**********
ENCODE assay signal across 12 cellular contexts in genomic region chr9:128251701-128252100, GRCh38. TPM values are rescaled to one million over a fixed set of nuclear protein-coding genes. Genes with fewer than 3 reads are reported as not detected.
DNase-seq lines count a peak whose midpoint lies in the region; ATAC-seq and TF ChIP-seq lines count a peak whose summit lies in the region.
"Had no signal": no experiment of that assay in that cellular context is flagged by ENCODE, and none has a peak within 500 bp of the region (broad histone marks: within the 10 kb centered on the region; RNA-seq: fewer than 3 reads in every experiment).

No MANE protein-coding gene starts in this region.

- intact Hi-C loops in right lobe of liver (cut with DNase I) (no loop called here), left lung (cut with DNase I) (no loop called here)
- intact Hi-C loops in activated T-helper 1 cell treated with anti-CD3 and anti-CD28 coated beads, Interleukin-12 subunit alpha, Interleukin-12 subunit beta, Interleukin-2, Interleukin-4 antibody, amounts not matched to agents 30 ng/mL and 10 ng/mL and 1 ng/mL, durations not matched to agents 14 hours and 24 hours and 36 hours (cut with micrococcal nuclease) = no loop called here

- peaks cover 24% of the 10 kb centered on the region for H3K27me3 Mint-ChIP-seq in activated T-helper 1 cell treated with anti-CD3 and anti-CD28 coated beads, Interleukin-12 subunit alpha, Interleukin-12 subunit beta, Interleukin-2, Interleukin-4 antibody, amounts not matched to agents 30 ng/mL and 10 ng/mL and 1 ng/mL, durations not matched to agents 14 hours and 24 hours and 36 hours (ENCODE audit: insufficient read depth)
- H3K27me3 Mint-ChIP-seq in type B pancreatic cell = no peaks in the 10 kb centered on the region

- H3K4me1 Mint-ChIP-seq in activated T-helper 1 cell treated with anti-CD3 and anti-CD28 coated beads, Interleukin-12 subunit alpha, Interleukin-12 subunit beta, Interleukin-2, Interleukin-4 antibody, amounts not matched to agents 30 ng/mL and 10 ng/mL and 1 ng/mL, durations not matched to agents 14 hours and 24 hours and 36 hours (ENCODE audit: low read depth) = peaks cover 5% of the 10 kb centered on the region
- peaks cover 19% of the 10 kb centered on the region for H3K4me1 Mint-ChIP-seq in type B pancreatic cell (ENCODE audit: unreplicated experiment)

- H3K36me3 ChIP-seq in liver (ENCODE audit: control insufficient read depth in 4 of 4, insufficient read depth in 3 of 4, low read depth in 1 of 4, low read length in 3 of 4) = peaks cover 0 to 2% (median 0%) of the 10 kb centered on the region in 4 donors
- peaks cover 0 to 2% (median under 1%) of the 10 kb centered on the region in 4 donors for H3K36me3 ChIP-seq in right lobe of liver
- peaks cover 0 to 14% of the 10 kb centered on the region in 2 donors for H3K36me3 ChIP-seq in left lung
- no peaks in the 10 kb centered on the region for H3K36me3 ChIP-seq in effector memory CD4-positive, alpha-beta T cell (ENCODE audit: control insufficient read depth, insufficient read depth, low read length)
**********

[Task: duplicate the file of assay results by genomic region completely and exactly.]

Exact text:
ENCODE assay signal across 12 cellular contexts in genomic region chr9:128251701-128252100, GRCh38. TPM values are rescaled to one million over a fixed set of nuclear protein-coding genes. Genes with fewer than 3 reads are reported as not detected.
DNase-seq lines count a peak whose midpoint lies in the region; ATAC-seq and TF ChIP-seq lines count a peak whose summit lies in the region.
"Had no signal": no experiment of that assay in that cellular context is flagged by ENCODE, and none has a peak within 500 bp of the region (broad histone marks: within the 10 kb centered on the region; RNA-seq: fewer than 3 reads in every experiment).

No MANE protein-coding gene starts in this region.

- intact Hi-C loops in right lobe of liver (cut with DNase I) (no loop called here), left lung (cut with DNase I) (no loop called here)
- intact Hi-C loops in activated T-helper 1 cell treated with anti-CD3 and anti-CD28 coated beads, Interleukin-12 subunit alpha, Interleukin-12 subunit beta, Interleukin-2, Interleukin-4 antibody, amounts not matched to agents 30 ng/mL and 10 ng/mL and 1 ng/mL, durations not matched to agents 14 hours and 24 hours and 36 hours (cut with micrococcal nuclease) = no loop called here

- peaks cover 24% of the 10 kb centered on the region for H3K27me3 Mint-ChIP-seq in activated T-helper 1 cell treated with anti-CD3 and anti-CD28 coated beads, Interleukin-12 subunit alpha, Interleukin-12 subunit beta, Interleukin-2, Interleukin-4 antibody, amounts not matched to agents 30 ng/mL and 10 ng/mL and 1 ng/mL, durations not matched to agents 14 hours and 24 hours and 36 hours (ENCODE audit: insufficient read depth)
- H3K27me3 Mint-ChIP-seq in type B pancreatic cell = no peaks in the 10 kb centered on the region

- H3K4me1 Mint-ChIP-seq in activated T-helper 1 cell treated with anti-CD3 and anti-CD28 coated beads, Interleukin-12 subunit alpha, Interleukin-12 subunit beta, Interleukin-2, Interleukin-4 antibody, amounts not matched to agents 30 ng/mL and 10 ng/mL and 1 ng/mL, durations not matched to agents 14 hours and 24 hours and 36 hours (ENCODE audit: low read depth) = peaks cover 5% of the 10 kb centered on the region
- peaks cover 19% of the 10 kb centered on the region for H3K4me1 Mint-ChIP-seq in type B pancreatic cell (ENCODE audit: unreplicated experiment)

- H3K36me3 ChIP-seq in liver (ENCODE audit: control insufficient read depth in 4 of 4, insufficient read depth in 3 of 4, low read depth in 1 of 4, low read length in 3 of 4) = peaks cover 0 to 2% (median 0%) of the 10 kb centered on the region in 4 donors
- peaks cover 0 to 2% (median under 1%) of the 10 kb centered on the region in 4 donors for H3K36me3 ChIP-seq in right lobe of liver
- peaks cover 0 to 14% of the 10 kb centered on the region in 2 donors for H3K36me3 ChIP-seq in left lung
- no peaks in the 10 kb centered on the region for H3K36me3 ChIP-seq in effector memory CD4-positive, alpha-beta T cell (ENCODE audit: control insufficient read depth, insufficient read depth, low read length)